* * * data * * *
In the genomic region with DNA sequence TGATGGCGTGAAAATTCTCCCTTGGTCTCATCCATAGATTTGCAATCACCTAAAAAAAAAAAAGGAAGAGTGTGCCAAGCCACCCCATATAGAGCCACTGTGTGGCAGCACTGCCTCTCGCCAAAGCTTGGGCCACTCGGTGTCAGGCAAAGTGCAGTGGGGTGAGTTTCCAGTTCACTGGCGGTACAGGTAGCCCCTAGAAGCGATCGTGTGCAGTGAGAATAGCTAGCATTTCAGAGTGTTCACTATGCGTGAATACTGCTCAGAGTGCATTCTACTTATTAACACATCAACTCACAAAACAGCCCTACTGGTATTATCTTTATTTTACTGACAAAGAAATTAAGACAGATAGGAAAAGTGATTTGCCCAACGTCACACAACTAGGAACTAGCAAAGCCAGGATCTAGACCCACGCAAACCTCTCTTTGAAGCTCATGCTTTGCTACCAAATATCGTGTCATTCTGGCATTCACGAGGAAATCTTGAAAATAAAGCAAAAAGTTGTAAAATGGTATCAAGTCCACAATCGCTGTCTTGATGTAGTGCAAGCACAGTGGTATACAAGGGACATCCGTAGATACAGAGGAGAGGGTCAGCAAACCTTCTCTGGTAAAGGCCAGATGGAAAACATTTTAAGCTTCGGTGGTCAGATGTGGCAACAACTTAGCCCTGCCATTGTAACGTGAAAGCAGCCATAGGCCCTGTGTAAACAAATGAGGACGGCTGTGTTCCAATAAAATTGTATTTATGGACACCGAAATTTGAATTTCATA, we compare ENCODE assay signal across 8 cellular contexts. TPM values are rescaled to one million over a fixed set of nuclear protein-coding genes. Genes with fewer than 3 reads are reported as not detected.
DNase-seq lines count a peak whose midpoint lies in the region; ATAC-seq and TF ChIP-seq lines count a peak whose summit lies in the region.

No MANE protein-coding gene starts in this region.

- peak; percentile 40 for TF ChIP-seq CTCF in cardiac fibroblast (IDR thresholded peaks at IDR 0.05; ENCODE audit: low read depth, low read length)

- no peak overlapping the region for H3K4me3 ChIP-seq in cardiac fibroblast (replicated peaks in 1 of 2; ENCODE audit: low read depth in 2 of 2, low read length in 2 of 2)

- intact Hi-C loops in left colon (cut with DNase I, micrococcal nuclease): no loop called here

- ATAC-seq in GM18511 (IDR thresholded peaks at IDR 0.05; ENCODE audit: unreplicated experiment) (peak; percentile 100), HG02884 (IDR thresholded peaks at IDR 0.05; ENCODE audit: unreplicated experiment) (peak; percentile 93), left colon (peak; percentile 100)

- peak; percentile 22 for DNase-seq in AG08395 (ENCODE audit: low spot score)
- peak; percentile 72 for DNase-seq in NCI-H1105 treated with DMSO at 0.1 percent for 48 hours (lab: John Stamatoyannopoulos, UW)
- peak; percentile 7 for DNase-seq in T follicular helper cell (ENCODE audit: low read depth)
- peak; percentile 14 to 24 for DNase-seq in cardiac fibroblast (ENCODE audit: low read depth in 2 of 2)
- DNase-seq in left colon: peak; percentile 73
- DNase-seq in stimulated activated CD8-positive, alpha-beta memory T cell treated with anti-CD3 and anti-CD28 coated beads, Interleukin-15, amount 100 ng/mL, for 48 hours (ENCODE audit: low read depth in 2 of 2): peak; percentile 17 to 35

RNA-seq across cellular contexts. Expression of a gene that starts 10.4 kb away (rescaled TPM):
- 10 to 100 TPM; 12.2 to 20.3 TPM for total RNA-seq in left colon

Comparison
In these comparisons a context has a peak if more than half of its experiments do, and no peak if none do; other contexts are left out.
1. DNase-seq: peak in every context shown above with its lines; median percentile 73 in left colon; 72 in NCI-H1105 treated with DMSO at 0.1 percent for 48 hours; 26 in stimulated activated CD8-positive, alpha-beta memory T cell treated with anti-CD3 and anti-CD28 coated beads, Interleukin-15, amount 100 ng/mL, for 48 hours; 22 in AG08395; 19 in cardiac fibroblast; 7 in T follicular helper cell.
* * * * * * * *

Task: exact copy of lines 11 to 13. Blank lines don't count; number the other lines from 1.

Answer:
- peak; percentile 14 to 24 for DNase-seq in cardiac fibroblast (ENCODE audit: low read depth in 2 of 2)
- DNase-seq in left colon: peak; percentile 73
- DNase-seq in stimulated activated CD8-positive, alpha-beta memory T cell treated with anti-CD3 and anti-CD28 coated beads, Interleukin-15, amount 100 ng/mL, for 48 hours (ENCODE audit: low read depth in 2 of 2): peak; percentile 17 to 35